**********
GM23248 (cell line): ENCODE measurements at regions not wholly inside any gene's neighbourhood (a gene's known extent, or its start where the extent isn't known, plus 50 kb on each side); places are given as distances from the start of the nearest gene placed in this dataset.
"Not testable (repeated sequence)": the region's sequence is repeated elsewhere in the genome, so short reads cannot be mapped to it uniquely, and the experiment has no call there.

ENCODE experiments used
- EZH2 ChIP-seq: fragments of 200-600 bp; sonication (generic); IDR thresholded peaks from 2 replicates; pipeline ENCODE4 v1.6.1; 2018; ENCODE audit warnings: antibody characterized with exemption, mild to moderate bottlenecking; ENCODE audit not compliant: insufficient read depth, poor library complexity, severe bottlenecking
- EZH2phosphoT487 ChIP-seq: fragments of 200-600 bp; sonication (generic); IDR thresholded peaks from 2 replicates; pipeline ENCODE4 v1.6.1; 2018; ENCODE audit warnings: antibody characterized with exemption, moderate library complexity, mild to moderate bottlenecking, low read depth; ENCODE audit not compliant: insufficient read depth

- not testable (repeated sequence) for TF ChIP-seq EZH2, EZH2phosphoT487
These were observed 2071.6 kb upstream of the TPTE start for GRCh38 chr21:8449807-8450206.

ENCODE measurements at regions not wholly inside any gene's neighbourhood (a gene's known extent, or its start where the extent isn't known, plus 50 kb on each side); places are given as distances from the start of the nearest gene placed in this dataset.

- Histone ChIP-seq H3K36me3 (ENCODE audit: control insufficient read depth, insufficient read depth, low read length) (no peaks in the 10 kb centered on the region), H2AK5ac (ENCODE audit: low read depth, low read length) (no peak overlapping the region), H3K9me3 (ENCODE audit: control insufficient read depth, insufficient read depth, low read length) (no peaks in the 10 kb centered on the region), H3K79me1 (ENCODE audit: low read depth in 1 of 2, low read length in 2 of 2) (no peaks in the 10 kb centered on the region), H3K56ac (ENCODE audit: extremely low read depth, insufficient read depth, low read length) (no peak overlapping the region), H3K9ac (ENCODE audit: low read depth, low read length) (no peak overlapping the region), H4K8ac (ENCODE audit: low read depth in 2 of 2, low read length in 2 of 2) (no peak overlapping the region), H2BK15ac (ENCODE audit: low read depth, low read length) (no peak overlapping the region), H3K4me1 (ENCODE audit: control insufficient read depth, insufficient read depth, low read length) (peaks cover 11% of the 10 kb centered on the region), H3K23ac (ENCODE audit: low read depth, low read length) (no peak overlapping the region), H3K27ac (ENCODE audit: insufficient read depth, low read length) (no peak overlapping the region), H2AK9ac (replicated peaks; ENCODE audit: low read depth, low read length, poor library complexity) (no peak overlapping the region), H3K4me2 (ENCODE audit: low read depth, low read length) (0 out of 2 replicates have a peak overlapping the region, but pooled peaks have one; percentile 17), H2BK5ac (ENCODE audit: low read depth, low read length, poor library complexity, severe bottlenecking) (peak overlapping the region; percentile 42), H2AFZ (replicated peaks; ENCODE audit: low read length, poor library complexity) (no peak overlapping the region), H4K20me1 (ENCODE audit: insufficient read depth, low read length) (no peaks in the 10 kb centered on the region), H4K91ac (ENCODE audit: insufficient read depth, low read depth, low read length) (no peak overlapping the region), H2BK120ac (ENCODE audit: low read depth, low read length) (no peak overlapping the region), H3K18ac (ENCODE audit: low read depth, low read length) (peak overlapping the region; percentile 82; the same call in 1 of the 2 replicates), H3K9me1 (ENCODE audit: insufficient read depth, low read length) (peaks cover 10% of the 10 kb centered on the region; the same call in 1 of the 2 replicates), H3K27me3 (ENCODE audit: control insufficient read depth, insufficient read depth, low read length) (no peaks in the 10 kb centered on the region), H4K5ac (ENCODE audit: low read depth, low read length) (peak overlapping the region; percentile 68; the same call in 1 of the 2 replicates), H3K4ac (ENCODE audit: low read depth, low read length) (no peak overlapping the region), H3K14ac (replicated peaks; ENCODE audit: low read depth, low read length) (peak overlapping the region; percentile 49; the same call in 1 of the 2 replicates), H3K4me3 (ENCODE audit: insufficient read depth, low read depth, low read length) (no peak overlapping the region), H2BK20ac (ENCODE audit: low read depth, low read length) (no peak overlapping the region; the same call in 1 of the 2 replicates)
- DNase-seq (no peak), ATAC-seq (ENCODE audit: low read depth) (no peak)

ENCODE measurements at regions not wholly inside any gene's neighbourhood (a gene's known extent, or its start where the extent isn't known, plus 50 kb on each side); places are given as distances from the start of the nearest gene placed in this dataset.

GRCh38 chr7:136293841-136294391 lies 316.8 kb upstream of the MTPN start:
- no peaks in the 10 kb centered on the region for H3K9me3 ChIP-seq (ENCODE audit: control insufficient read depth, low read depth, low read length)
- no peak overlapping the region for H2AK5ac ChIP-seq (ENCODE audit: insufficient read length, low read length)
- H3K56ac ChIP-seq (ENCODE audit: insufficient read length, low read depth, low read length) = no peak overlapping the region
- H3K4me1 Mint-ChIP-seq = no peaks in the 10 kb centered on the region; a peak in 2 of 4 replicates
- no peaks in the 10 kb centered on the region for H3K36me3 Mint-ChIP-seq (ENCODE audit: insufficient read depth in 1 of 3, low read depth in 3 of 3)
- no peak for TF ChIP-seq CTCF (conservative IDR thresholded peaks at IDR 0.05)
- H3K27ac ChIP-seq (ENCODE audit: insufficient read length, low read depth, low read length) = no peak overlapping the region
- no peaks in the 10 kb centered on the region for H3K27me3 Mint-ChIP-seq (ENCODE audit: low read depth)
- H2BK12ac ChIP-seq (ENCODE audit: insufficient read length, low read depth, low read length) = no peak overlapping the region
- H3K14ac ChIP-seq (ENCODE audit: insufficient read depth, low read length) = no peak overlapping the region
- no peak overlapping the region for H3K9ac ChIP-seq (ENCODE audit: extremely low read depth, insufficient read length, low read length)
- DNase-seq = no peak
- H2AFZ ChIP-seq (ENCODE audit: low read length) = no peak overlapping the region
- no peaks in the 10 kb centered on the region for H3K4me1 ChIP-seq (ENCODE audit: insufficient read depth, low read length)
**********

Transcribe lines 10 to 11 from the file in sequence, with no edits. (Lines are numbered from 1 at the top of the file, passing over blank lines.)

- DNase-seq (no peak), ATAC-seq (ENCODE audit: low read depth) (no peak)

ENCODE measurements at regions not wholly inside any gene's neighbourhood (a gene's known extent, or its start where the extent isn't known, plus 50 kb on each side); places are given as distances from the start of the nearest gene placed in this dataset.